Constructive feedback is an effective method for improving critical thinking skills. Counter-arguments (CAs), one form of constructive feedback, have been proven to be useful for critical thinking skills. However, little work has been done for constructing a large-scale corpus of them which can drive research on automatic generation of CAs for fallacious micro-level arguments (i.e. a single claim and premise pair). In this work, we cast providing constructive feedback as a natural language processing task and create Riposte!, a corpus of CAs, towards this goal. Produced by crowdworkers, Riposte! contains over 18k CAs. We instruct workers to first identify common fallacy types and produce a CA which identifies the fallacy. We analyze how workers create CAs and construct a baseline model based on our analysis.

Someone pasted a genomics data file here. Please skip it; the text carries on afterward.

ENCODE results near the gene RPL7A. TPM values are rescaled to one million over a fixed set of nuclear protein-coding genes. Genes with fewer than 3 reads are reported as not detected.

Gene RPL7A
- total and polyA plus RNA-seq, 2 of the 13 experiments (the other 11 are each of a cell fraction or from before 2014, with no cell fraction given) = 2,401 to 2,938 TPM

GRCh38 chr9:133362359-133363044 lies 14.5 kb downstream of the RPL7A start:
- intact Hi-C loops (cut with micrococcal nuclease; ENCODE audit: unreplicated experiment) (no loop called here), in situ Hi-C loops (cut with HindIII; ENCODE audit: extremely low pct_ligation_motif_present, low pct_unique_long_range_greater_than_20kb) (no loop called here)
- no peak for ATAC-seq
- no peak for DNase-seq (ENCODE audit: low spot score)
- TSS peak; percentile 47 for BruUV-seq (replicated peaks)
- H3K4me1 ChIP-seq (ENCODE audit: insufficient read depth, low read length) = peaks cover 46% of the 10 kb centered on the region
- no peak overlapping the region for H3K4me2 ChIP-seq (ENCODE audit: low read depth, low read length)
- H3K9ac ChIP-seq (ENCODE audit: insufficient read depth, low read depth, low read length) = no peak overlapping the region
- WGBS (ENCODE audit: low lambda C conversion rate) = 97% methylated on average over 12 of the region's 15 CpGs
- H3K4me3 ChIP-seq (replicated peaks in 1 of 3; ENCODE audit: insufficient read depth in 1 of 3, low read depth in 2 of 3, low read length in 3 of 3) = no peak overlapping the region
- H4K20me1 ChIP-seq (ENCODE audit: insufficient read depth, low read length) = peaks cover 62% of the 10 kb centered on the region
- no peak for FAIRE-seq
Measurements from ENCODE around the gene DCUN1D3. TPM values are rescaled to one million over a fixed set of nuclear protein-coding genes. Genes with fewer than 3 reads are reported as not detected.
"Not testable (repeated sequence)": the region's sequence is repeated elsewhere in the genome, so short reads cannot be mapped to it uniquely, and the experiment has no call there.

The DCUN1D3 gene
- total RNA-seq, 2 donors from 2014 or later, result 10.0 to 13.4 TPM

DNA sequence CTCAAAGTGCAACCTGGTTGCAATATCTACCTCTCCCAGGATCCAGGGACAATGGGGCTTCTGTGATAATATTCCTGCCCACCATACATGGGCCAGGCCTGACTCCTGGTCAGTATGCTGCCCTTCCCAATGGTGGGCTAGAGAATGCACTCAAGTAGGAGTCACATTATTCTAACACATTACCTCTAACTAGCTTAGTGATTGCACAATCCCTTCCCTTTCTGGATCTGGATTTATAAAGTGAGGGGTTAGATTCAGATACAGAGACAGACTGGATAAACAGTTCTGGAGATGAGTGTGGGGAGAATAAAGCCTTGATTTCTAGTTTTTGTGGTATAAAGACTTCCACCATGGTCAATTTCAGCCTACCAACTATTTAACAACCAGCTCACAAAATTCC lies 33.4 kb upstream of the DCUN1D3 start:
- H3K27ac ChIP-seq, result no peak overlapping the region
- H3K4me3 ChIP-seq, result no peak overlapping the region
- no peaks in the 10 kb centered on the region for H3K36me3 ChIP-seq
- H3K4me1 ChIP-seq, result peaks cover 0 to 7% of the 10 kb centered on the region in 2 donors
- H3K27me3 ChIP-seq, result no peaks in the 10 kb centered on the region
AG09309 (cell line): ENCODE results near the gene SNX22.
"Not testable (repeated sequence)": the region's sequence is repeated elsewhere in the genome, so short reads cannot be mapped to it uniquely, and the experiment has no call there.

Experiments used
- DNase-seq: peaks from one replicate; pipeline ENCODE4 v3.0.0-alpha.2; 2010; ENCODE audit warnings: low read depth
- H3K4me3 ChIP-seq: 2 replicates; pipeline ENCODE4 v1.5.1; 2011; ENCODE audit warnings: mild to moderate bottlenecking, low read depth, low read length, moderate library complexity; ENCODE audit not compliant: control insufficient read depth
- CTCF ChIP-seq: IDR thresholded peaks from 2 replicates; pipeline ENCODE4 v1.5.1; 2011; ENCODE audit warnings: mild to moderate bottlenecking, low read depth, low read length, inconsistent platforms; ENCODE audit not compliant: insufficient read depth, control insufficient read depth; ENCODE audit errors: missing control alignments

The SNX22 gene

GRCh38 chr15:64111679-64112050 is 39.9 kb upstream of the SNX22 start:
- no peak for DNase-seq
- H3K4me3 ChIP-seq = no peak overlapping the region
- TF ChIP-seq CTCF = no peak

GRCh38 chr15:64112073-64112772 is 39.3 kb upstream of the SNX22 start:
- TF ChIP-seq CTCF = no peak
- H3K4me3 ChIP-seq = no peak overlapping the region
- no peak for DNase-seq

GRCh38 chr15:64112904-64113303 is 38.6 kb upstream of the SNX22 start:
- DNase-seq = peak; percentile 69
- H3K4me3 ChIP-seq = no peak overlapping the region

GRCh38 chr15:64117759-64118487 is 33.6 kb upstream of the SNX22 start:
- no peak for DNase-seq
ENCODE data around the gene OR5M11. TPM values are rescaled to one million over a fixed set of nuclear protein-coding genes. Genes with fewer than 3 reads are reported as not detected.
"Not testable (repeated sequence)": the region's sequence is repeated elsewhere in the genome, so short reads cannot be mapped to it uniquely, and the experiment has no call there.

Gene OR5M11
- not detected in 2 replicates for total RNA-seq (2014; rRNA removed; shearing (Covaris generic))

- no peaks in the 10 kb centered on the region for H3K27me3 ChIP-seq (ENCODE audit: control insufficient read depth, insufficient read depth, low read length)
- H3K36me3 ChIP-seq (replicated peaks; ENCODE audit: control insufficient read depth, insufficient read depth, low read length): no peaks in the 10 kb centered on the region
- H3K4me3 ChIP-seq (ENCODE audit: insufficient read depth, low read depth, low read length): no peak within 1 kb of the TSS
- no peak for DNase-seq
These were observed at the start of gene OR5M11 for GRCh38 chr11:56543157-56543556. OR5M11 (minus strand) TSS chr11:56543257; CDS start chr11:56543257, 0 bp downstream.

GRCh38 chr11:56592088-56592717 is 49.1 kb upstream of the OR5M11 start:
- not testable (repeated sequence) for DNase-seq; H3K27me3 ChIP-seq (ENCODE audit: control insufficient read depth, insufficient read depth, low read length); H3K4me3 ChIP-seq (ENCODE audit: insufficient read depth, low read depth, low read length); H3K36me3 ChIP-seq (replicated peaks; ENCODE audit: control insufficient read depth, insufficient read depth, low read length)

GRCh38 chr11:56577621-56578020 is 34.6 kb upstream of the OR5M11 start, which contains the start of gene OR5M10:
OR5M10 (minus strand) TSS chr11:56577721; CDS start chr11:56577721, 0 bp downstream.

Recent work has validated the importance of subword information for word representation learning. Since subwords increase parameter sharing ability in neural models, their value should be even more pronounced in low-data regimes. In this work, we therefore provide a comprehensive analysis focused on the usefulness of subwords for word representation learning in truly low-resource scenarios and for three representative morphological tasks: fine-grained entity typing, morphological tagging, and named entity recognition. We conduct a systematic study that spans several dimensions of comparison: 1) type of data scarcity which can stem from the lack of task-specific training data, or even from the lack of unannotated data required to train word embeddings, or both; 2) language type by working with a sample of 16 typologically diverse languages including some truly low-resource ones (e.g. Rusyn, Buryat, and Zulu); 3) the choice of the subword-informed word representation method. Our main results show that subword-informed models are universally useful across all language types, with large gains over subword-agnostic embeddings. They also suggest that the effective use of subwords largely depends on the language (type) and the task at hand, as well as on the amount of available data for training the embeddings and task-based models, where having sufficient in-task data is a more critical requirement.